• Some food companies are concerned. And methods have been introduced to try to reduce levels of arsenic in products.

What Consumer Reports Says the Government Should Do

Because Consumer Reports found significant levels of inorganic arsenic it believes more must be done to reduce dietary exposure.
  • The FDA should set limits for arsenic in rice products as well as apple and grape juices as Consumer Reports has previously requested.
  • The FDA should ban the feeding of arsenic-containing drugs to animals for that are used for the purpose of pigmentation, growth promotion, feed efficiency and disease prevention.
  • The Environmental Protection Agency (EPA) should phase out use of all arsenical pesticides.
  • The U.S. Department of Agriculture (USDA) and the EPA should end the use of arsenic-laden manure as fertilizer for all foods and halt the feeding of manure to animals.

“Consumers may be surprised to learn that similar to antibiotics, arsenic-containing drugs can be fed daily to chickens, turkeys, and pigs to promote growth, lower the levels of feed required, prevent disease in healthy animals, and color the meat,” Dr. Rangan said. “The manure of treated animals ends up containing arsenic too. It can also be used to fertilize food crops, which effectively introduces arsenic back into the food supply. We are asking the government to stop the cycling of arsenic in our food and water.”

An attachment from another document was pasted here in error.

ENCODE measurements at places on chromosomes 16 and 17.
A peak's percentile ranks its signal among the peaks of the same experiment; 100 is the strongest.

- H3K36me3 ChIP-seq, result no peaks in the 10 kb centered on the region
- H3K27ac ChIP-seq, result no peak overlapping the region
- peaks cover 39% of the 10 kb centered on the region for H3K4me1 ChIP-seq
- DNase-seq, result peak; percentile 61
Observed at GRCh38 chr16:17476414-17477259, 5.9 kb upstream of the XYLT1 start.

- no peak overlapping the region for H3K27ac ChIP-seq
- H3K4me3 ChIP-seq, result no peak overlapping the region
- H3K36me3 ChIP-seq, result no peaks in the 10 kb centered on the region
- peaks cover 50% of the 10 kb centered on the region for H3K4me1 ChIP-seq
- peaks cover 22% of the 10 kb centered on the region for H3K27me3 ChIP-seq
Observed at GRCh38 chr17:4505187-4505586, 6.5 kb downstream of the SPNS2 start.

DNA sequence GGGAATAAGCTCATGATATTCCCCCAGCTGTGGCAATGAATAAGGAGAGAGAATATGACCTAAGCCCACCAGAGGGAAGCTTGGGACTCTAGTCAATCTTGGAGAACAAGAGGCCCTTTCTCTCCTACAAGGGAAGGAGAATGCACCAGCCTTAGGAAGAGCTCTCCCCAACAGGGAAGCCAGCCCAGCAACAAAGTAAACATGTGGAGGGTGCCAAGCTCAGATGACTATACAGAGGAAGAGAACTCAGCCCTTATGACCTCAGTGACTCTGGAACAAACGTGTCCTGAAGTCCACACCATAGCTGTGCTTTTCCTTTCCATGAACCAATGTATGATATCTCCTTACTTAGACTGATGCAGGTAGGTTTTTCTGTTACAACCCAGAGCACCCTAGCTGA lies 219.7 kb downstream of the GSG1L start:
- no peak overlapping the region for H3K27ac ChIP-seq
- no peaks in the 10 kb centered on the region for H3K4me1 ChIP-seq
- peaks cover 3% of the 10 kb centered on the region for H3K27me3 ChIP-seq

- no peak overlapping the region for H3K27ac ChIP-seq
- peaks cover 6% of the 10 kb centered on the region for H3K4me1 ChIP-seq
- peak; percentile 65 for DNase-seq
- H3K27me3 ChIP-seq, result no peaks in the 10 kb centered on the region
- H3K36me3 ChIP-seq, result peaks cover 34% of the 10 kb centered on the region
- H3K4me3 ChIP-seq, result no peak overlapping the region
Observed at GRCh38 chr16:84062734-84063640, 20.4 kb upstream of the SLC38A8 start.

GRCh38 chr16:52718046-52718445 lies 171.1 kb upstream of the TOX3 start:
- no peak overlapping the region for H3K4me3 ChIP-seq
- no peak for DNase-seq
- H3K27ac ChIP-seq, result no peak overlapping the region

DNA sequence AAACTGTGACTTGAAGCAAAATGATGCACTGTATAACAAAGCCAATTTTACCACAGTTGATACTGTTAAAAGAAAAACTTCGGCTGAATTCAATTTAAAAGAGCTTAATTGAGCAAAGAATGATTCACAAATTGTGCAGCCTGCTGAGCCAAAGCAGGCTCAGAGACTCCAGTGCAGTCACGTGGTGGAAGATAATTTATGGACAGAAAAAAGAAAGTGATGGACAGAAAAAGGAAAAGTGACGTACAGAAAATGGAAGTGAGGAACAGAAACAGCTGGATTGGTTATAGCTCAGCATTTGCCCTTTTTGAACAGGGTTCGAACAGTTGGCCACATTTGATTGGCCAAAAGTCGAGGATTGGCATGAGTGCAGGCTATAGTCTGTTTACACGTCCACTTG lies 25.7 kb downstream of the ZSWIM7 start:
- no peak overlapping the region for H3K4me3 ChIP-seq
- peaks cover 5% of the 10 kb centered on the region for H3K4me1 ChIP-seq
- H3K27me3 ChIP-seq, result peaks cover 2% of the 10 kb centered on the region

The FDA said that “Based on data and scientific literature available now, FDA is not recommending that consumers change their consumption of rice and rice products at this time, but that people eat a balanced diet containing a wide variety of grains. Data collection is the critical first step in assessing long-term health risks and minimizing those risks.”

“We understand that consumers are concerned about this matter. FDA is committed to ensuring that we understand the extent to which substances such as arsenic are present in our foods, what risks they may pose, whether these risks can be minimized, and to sharing what we know,” says FDA Commissioner Margaret A. Hamburg, M.D.

Why Arsenic is a Concern

Inorganic arsenic, the predominant form of arsenic in most of the 65 rice products Consumer Reports analyzed, is ranked by the International Agency for Research on Cancer (IARC) as a known human carcinogen. It is known to cause bladder, lung, and skin cancer in humans, with the liver, kidney, and prostate now considered potential targets of arsenic-induced cancers. Two remaining forms of organic arsenic found−DMA and MMA−are considered to be possible carcinogens. It is important to note that these forms can chemically interchange, especially in the environment, so the continued use of organic arsenicals in animal feed and pesticides is still a major concern.

Arsenic can enter soil or water due to weathering of arsenic-containing minerals in the earth, but the U.S. is the world’s leading user of arsenic, and since 1910 about 1.6 million tons have been used for agricultural and industrial purposes, about half of it only since the mid-1960s.